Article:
Image by Jia Sung.

There is a fist-sized hole in the concrete floor and another in the ceiling. The hole in the floor is bearded with sunblack shit, and at night the beetles climb out of it and crawl across my toes. The smell is worse in the daytime.

Sometimes I stand under the hole in the ceiling and let the sun cook my scalp until I can’t stand it anymore, until I can feel the edges of my mind singe and curl back like paper held to a candle flame.

I do pushups, sit-ups, handstands. I hum songs, recite half-remembered lines of poetry. I think about my wife: the freckles on her bottom lip, and the way only one cheek dimples when she laughs. Around noon the men bring me food – a paper plate with rice and chunks of flavorless gray meat. I eat with my fingers and stuff the plate down into the hole when I am finished.

There has been no interrogation, no talk of ransom.

I awake to find the President of the United States looking down at me. He is very tall; even hunched over, his shoulders scrape against the ceiling.

“You’re taller than you look on TV.”

He offers a paternal smile. “That’s the first thing everyone says.”

I ask the President how he got in here with me, but he is evasive. He asks me if I knew that an octopus can squeeze through a hole no larger than its beak.

The President doesn’t know what to do with his hands. He fiddles with his American flag lapel pin, cracks his knuckles, holds them stiffly at his sides.

I ask him if rescue is imminent.

“If I could, I would have help on the way as we speak. A whole fleet of black helicopters, chock full of rough men. Real doorkickers.”

“Why can’t you?”

“The truth is, I don’t know where here is. I have the key, as it were. Now all I need to find is the lock.” The President pauses. “You know, I was a prisoner of war once, myself.”

“I know. I remember the campaign ads.”

“They pulled my fingernails out with pliers.” He holds up his left hand, taps the tip of his middle finger. “This one didn’t grow back. The nail is fake. Acrylic.”

I chew my fingernails down to nubs. The President writes his full name and phone number on a scrap of paper.

“My personal line,” he says. “In case you remember any details about the men who took you.” He offers me an after-dinner mint from his breast pocket.

The President comes and goes in the night. Increasingly, I find myself unable to recall what he has said to me. When he finishes speaking, I am left with only the vague impression of having heard his voice. I am starting to resent his presence in my cell. Because of his height, he is closer to the hole in the ceiling, closer to the fresh air. He tilts his head back and inhales deep, greedy lungfuls.

He has roped me into playing tic-tac-toe. We take turns scratching X’s and O’s into the wall with the point of his lapel pin. The President wins twenty games in a row. I have suspicions that an aide is whispering strategies into the earpiece he has taken to wearing of late, but he assures me that this is not the case, and I am in no position to make accusations.

He begins the twenty-first game by placing an X on an edge square, and I see my opening. I box him in and take the win. The President leans against the wall and slides down into a seated position. His face clouds over.

“It’s this heat,” he says. “I’m not thinking straight.” He produces an embroidered handkerchief and dabs at his forehead, his wrists, the back of his neck. He hangs his head.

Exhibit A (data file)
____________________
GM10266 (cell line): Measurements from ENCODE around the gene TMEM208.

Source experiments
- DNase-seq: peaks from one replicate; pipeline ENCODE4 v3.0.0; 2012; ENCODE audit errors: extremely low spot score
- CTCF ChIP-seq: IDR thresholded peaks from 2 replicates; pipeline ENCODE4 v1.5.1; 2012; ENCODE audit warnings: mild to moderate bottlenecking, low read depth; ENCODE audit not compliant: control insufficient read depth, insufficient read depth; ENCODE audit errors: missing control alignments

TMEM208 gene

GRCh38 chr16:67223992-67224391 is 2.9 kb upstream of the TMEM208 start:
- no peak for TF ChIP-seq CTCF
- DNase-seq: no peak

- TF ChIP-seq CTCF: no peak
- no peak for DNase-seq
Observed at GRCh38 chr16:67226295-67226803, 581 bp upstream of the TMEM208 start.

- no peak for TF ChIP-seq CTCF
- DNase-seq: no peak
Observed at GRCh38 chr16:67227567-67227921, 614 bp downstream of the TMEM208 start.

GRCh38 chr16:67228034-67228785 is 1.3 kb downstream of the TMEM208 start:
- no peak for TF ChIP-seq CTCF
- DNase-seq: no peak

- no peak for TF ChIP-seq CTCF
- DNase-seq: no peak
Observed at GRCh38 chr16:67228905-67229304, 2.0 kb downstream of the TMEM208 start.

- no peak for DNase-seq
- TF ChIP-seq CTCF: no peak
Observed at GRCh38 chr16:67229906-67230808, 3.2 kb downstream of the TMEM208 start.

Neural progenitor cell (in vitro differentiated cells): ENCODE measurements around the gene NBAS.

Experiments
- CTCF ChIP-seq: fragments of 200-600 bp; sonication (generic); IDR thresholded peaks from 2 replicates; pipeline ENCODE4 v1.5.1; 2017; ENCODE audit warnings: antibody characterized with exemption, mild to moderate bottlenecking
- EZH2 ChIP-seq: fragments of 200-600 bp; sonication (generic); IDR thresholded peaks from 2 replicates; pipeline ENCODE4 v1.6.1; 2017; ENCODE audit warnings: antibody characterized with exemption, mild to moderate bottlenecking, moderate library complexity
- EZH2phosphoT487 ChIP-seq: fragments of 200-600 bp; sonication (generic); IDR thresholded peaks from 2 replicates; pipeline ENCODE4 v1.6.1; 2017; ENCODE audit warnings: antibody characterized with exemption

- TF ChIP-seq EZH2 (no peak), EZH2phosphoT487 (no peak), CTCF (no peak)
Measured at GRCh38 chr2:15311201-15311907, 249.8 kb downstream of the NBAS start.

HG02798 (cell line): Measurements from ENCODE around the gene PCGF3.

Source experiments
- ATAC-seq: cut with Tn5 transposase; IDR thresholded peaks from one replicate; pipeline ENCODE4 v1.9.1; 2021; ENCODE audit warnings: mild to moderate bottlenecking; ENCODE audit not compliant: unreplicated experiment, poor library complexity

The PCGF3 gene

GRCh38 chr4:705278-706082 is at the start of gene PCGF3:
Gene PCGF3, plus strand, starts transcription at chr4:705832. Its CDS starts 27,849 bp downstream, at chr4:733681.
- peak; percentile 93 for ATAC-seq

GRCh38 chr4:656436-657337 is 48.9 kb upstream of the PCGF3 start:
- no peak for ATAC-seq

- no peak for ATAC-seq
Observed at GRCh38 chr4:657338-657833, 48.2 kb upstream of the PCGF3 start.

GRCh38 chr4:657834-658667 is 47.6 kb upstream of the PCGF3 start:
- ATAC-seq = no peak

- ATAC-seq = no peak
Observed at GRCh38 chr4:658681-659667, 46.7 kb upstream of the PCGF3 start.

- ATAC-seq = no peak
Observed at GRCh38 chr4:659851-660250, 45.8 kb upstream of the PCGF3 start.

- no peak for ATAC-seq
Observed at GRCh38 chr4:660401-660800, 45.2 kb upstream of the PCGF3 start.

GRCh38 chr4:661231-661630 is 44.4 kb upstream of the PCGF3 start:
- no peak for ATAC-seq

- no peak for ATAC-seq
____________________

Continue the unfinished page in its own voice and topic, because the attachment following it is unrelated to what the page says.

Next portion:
The President is weeping. Tears are coursing down his cheeks. Despite his height, he seems shrunken down, a boy in his father’s suit.

“Mister President.”

He ignores me.

“Mister President, really–”

The wailing intensifies. I am gripped by sudden predatory urges, like a wolf watching a wounded sheep fall out of the herd. The first kick is weak, but I put my weight into the second. I hurl myself onto him and we roll across the floor together, punching and biting. I put my knee into his stomach while he crushes my knuckles against the concrete.

The lapel pin bounces into the hole in the ground, and just like that, the struggle is over. We lay side by side for a moment, wheezing and probing our faces for injuries. When we get up, we stand in opposite corners with our backs to one another, like two people pretending not to notice each other at a party.

The President has forsaken me. Days go by without so much as a word; I believe he is still upset about the tic-tac-toe.  Any hope of a rescue mission is remote, and morale is low.

I find myself staring at the X’s and O’s scratched into every wall of my cell, wondering if they will blend together, coalesce into something meaningful.

At night, I walk in circles. I listen to the crickets sawing outside. I sit beneath the hole in the ceiling and look up at the stars, searching for the gleam of satellites that orbit overhead. I imagine an antenna sprouting from my head, projecting signals of fear and uncertainty into the dark, as if one of those satellites might pick up on them, might look down into the hole and see my face looking back, and the person watching the feed will say, This man is in trouble. This man needs our help.


Eric Shattuck is a freelance writer living in Austin, Texas. He studied at South Carolina State University, where he earned a Bachelor of Arts in English and served as an editor for the Inkwell student literary journal. His work has been published in The Nottingham Review, 99 Pine Street, The Molotov Cocktail, Gone Lawn, and the Kentucky Review, among others.

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